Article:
Title: Almana no Kiseki
   Released by: Konami
   Release Date: August 11, 1987
   Japanese level: 1
   MSRP: 2980 yen
   Current Price: 1200 yen

It must be something in the water that the FDS developers drank: Many Disk System games come packed with special freebies, ranging from cheapo stickers to figures, toys, cassette tapes, and so on. Konami was no exception to this: in many of their games they included a "character card" inside the disk case. The card inside Almana no Kiseki (The Miracle of Almana) has our super stud hero character facing an army of scorpions and probably saying "Scorpions! Why did it have to be scorpions!" (well, probably not, but..). The back has a serial number and a note to keep the card in a safe place, presumably for any contest that called for a certain card number to come up.

Your anonymous hero's object is to recover a red jewel, the treasure of a remote village somewhere in Generic Third Worldia. Some evil dude whose name escapes me magically stole the stone, petrifying all the villagers to stone in the process, and is now waiting around for you to kill him six levels and a variety of adventurey landscapes away.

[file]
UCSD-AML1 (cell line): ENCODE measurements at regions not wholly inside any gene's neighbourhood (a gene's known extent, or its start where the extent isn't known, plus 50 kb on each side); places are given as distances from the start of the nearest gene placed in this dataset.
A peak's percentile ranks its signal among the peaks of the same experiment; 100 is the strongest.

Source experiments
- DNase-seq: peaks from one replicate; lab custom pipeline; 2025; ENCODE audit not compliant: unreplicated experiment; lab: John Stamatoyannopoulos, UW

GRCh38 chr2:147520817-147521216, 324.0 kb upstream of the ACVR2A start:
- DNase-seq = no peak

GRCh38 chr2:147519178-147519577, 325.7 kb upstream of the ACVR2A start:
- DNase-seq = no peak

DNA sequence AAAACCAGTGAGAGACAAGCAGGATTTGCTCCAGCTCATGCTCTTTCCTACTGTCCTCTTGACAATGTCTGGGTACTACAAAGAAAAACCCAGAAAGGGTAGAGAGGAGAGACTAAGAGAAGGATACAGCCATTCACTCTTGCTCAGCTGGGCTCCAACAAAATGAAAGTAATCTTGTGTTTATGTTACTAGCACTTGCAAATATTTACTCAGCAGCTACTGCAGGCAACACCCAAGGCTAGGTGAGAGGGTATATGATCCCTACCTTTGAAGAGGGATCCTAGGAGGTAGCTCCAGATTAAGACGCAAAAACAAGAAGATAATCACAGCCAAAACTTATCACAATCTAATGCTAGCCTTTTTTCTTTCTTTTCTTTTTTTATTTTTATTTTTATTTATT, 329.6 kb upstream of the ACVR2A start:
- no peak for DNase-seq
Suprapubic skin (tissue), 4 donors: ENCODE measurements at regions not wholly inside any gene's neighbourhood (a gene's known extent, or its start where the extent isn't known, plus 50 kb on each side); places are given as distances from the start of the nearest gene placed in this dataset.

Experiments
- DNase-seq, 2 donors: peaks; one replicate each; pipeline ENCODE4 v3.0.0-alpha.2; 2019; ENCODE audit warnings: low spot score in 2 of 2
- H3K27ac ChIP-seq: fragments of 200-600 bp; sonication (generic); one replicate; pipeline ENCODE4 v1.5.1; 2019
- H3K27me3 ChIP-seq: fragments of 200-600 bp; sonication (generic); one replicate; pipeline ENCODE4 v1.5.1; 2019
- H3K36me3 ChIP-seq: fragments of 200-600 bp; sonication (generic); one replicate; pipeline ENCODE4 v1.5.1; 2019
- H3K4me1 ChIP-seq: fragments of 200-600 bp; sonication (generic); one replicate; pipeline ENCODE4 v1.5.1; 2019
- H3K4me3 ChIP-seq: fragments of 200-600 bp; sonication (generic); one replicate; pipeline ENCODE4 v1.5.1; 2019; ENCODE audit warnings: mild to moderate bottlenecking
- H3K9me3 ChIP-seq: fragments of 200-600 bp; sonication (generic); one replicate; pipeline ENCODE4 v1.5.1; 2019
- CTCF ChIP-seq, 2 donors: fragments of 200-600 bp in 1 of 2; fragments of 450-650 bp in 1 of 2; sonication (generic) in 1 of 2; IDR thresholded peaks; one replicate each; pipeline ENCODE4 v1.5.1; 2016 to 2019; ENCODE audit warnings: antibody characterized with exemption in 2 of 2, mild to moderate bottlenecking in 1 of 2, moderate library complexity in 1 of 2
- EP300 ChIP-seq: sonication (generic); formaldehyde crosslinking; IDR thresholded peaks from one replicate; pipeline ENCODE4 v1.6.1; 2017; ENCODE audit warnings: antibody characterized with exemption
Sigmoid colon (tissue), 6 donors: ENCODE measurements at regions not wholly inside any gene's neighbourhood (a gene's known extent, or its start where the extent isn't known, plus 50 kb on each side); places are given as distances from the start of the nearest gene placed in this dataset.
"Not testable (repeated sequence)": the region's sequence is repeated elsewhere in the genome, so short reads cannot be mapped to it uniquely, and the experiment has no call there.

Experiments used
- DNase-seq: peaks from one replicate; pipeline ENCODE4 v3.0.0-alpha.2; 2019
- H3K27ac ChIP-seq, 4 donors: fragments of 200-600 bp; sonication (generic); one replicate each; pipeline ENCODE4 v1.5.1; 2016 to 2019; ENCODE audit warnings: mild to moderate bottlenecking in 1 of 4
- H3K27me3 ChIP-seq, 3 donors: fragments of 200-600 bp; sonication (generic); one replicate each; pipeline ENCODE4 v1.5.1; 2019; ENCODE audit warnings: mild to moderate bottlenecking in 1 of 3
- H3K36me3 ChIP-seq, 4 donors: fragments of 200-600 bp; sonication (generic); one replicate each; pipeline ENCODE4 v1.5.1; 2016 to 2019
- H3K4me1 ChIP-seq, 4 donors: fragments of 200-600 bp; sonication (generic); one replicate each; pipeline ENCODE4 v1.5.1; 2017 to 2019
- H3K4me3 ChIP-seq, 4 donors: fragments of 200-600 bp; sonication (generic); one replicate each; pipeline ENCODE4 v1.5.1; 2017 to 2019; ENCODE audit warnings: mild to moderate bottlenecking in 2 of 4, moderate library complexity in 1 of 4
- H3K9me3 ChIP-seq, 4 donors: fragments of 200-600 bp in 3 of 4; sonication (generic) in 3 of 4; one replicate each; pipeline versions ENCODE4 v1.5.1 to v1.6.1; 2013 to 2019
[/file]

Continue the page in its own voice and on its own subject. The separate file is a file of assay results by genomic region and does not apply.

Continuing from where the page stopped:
What's so notable about this game? First is the way you go around: In most generic platformers you jump from ledge to ledge, and you do this here too, but many platforms here are too high for you to jump to. So, instead of a whip like you'd think we have, there's a sort of rope or grappling hook that you can attach to platforms and climb up. Sort of a neat change of pace; I especially like how you can jump and throw the rope, causing the rope to become taut and climbable at an angle from thin air. I'm a sucker for these sort of infractions on the laws of physics (as if floating platforms themselves weren't).

You have weapons too. Six of them, actually - they range from the thirty knives that you start with (we really stocked up for this quest, can't you tell) to the bombs, maces and
guns that you find along the way. It's important to stock up on this stuff, and it's fairly easy to simply avoid enemies throughout the level - thus saving your weapons for the bosses at the end.

Nothing totally amazing, and nothing that Konami would have lost a ton of money not porting over to the US, but I always love the charm that Konami put into all of its 8-bit creations. The graphics and such are in standard company style, and the music is truly excellent - making full use of the Disk System's extra FM voice to give just the right bugle horn adventure sound to the whole thing. They should do a thing or two about the plot though...